Luscious Blueberries from your Garden

    • Spring flowers and vegetables can be started from seeds now on your window sill. Try pansies and snapdragons, broccoli, cabbage and lettuces.
    • Spray fruit trees with a dormant oil spray. Spray from the bottom up, including the undersides of limbs and the ground around the tree, to prevent early spring insect infestations.
    • Lilacs and wisteria have beautiful spring flowers. They come in a variety of colors and can be planted now from bare-root plants.
    • Asparagus, whose delectable spears are even sweeter when home-grown, are available now for planting. Prepare a fertile bed for these long-lived vegetables.
    • If you’re short on space in your orchard, you can plant 2 or 3 varieties of the same fruit in one large hole. This will allow cross-pollination among apples, pears, plums, cherries and Asian pears.

    Luscious Blueberries from your Garden

    Blueberries can be grown in many parts of the United States, however different types of blueberries are better for different climates. Northern Highbush and Southern Highbush blueberries do best in the Willits area.

    Northern Highbush blueberries grow 4 to 6 feet tall and have clusters of white bell-shaped flowers in spring, rich green foliage that turns deep red in the fall, and abundant crops of sweet blue berries in midsummer. They are the best known and the largest, sweetest and juiciest blueberries you can grow. These varieties, however, are native to Canada, Michigan and other northern climes. They prefer cool summers, where they have the best fruit quality, but are worth growing in our area in partial shade. They require more than 1,000 chill hours for bud-break.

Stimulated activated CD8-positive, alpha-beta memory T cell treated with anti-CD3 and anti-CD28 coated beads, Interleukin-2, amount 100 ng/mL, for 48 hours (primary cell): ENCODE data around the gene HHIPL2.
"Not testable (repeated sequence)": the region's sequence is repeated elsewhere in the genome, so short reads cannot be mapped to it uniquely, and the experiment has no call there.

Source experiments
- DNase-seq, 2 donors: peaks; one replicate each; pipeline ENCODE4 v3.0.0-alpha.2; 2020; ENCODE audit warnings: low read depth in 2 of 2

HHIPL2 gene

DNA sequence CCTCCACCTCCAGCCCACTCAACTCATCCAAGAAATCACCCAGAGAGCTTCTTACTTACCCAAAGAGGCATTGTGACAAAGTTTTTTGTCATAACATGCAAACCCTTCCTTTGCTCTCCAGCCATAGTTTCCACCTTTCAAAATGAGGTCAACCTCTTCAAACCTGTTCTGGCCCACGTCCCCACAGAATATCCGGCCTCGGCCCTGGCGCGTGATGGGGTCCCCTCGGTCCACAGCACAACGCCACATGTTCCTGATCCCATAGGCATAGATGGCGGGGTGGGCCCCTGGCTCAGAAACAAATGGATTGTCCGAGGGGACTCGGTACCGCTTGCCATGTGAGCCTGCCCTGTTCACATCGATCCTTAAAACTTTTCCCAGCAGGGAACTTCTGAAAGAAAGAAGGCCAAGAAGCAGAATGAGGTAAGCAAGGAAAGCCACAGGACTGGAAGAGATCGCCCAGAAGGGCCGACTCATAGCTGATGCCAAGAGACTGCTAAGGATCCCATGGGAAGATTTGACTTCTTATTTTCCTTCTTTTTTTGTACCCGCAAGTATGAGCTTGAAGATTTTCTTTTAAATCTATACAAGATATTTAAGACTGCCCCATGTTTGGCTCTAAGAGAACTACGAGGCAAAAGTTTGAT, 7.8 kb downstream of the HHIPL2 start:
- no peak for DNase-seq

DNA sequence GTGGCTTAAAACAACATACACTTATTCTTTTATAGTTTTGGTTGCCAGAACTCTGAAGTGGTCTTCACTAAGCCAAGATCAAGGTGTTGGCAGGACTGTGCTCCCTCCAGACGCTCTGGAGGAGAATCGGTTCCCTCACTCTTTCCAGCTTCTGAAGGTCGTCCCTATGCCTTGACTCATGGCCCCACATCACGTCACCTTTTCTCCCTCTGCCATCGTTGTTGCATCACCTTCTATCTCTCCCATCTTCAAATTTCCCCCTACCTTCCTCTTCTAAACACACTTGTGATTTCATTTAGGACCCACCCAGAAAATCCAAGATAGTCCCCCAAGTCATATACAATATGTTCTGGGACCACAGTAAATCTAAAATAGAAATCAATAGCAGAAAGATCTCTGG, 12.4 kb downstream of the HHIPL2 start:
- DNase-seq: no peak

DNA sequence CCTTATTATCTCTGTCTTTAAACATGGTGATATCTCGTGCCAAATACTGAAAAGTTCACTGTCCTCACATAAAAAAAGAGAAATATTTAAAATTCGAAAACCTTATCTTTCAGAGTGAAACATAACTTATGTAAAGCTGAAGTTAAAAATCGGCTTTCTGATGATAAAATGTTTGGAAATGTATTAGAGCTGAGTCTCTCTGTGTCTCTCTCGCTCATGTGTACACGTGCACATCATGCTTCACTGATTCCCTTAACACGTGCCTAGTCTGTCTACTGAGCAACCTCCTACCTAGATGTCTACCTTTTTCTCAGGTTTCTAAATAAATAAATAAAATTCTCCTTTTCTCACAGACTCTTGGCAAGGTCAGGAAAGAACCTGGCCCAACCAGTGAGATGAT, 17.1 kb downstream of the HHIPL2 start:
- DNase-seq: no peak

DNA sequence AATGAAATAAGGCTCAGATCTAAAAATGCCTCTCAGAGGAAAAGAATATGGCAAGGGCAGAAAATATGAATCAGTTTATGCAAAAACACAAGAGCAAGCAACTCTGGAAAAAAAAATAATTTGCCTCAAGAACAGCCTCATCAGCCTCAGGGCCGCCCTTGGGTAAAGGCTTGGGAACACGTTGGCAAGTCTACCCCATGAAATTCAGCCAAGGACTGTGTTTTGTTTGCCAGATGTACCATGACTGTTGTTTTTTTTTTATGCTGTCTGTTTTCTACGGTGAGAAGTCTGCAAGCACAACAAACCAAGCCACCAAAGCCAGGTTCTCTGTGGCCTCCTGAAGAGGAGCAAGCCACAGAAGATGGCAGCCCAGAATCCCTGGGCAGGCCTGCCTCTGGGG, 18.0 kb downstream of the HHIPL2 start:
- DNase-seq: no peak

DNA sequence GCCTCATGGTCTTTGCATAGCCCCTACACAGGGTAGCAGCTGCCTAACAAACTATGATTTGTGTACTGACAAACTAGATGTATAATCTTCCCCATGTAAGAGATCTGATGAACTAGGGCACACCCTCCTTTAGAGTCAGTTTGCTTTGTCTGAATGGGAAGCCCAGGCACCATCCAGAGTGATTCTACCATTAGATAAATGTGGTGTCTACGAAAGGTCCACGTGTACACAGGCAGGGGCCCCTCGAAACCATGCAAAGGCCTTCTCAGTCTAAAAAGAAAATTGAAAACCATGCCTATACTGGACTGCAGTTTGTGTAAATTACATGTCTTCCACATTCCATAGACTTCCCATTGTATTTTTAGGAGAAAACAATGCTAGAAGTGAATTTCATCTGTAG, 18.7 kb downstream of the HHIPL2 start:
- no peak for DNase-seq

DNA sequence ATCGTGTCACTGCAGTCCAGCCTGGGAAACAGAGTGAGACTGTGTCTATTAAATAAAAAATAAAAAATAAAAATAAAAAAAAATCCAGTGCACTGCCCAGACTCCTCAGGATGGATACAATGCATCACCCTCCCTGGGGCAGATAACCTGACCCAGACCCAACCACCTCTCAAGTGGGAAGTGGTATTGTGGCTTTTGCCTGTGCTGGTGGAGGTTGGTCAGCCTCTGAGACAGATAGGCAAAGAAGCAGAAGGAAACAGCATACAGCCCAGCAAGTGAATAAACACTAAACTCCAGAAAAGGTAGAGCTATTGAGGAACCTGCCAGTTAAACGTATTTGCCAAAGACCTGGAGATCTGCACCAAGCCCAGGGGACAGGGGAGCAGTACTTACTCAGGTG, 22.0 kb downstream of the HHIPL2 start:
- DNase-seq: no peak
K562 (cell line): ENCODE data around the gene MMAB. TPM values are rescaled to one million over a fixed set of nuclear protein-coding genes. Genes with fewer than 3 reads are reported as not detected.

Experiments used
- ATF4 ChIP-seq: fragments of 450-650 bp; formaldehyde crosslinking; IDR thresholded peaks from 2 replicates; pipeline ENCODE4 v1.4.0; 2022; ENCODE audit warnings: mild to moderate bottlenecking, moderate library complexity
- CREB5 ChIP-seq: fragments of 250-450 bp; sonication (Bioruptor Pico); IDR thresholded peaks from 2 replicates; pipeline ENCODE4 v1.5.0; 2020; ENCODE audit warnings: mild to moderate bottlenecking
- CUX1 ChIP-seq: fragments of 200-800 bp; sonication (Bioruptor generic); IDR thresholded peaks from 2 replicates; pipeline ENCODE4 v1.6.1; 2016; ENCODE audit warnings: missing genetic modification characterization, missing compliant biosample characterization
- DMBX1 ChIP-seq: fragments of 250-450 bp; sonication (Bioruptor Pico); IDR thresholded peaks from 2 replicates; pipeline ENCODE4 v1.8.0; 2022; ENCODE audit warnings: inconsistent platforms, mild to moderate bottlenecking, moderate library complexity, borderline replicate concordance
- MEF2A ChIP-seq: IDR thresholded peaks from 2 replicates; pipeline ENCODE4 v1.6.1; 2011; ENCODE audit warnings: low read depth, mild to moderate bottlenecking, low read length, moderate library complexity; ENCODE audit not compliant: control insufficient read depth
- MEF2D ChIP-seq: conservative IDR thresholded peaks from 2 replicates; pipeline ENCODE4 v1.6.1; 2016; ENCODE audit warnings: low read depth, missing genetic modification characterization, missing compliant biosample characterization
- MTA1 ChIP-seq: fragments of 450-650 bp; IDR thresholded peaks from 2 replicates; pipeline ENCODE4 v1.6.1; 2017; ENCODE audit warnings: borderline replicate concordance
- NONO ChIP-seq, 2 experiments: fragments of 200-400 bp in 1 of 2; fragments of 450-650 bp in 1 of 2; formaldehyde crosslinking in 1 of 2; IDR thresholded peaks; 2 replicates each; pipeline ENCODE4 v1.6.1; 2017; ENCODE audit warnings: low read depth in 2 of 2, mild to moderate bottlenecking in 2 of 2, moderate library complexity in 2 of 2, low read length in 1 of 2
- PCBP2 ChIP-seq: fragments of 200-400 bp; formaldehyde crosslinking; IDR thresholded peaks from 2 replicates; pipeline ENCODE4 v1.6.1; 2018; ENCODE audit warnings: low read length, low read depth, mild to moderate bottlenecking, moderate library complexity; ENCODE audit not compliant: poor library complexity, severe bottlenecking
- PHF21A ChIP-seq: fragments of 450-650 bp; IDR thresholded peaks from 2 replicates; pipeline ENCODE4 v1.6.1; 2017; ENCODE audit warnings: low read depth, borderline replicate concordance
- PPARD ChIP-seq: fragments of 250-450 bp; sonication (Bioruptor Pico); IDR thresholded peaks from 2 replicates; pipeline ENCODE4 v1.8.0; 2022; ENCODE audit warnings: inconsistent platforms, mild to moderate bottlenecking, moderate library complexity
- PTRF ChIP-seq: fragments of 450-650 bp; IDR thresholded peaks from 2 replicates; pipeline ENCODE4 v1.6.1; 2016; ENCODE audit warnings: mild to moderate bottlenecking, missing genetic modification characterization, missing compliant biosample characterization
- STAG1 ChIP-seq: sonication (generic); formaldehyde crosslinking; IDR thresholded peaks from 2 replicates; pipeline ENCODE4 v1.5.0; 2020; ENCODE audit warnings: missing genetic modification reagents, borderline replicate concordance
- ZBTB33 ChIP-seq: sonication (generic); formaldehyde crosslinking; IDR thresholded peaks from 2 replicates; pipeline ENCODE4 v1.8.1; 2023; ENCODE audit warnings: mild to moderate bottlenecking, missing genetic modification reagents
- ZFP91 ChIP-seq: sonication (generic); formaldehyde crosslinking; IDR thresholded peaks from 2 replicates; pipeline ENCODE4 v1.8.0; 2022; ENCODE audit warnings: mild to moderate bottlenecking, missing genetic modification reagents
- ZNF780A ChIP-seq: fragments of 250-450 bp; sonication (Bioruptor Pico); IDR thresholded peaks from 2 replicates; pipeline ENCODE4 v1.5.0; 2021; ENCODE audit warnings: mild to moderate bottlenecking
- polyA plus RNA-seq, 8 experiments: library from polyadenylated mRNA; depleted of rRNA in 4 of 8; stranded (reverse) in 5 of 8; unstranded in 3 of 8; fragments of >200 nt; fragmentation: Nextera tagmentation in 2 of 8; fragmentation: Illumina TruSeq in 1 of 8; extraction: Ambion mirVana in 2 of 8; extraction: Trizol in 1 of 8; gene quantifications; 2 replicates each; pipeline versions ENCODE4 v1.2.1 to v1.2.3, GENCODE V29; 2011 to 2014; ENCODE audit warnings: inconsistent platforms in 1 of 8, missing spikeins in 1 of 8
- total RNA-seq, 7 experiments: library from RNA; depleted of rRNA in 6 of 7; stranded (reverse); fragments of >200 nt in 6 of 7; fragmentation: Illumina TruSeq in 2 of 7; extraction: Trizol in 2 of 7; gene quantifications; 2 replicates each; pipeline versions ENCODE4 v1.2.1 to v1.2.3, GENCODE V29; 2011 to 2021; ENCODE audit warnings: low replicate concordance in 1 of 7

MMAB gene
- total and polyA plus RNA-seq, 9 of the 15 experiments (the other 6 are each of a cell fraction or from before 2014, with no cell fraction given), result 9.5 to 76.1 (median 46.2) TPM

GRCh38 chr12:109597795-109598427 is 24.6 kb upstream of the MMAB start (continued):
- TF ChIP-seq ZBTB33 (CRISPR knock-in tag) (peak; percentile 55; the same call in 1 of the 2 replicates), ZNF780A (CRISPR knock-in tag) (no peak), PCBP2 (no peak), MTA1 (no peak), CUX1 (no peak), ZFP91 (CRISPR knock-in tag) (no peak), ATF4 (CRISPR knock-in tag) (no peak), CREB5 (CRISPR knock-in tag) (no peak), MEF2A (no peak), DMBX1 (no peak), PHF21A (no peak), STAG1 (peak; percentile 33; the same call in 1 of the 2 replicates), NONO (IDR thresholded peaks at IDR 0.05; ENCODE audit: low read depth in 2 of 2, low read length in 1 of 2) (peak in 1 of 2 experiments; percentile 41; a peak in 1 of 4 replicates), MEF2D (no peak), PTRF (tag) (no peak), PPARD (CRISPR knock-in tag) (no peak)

Southern Highbush blueberries have an earlier ripening season and grow 5 to 8 feet tall by 5 feet wide. They are all self-pollinating, although the yields and the berries will be larger if two varieties are planted together. Southern Highbush are specifically hybridized for superior fruit, soil adaptability, heat tolerance and low winter chilling.

    These varieties are suitable for areas from Florida to California because of their low chill requirement and heat tolerance. This makes them particularly suitable for coastal areas of California as well as the inland valleys. They grow in full sun or partial shade, and are grown commercially in the Central Valley. Attractive blue-green foliage remains evergreen in mild winters or turns yellow-orange before falling in cold climates.

    Blueberries need mostly sun and rich, acid soil that is high in organic matter. A pH of 4.8 to 5.0 is ideal. When planting, add lots of peat moss, equal to 50% of the planting hole soil. Dig a wide hole and add a couple of cups of soil sulfur per plant.

    They don’t like strong nitrogen fertilizer, but you should feed them after they are established with regular light applications every six weeks, beginning in April and ending in July or August. Use an acid plant food with at least 10 percent nitrogen. Make the first feeding as soon as growth starts in the spring. Spread the fertilizer around the plants 6 to 12 inches away from their crowns, and water it in.

    Remove all blossoms the first two years and allow only a small crop to mature the third season. This will help the plants establish faster.

    Blueberry roots are shallow and should not be disturbed. Mulch the plants with 4 to 6 inches of sawdust or compost, but keep it away from the base of the plant. This will keep down weeds and retain moisture. Keep replenishing the mulch all summer. Plants should be kept moist all through the growing season.

    A wonderful feature of many varieties is their outstanding fall color: hot, luminous reds, pinks, and oranges that really light up with fall rains. It’s nice to plant them where you can enjoy their colorful foliage. Blueberries are very nutritious and are a wonderful addition to your diet as well as your garden.

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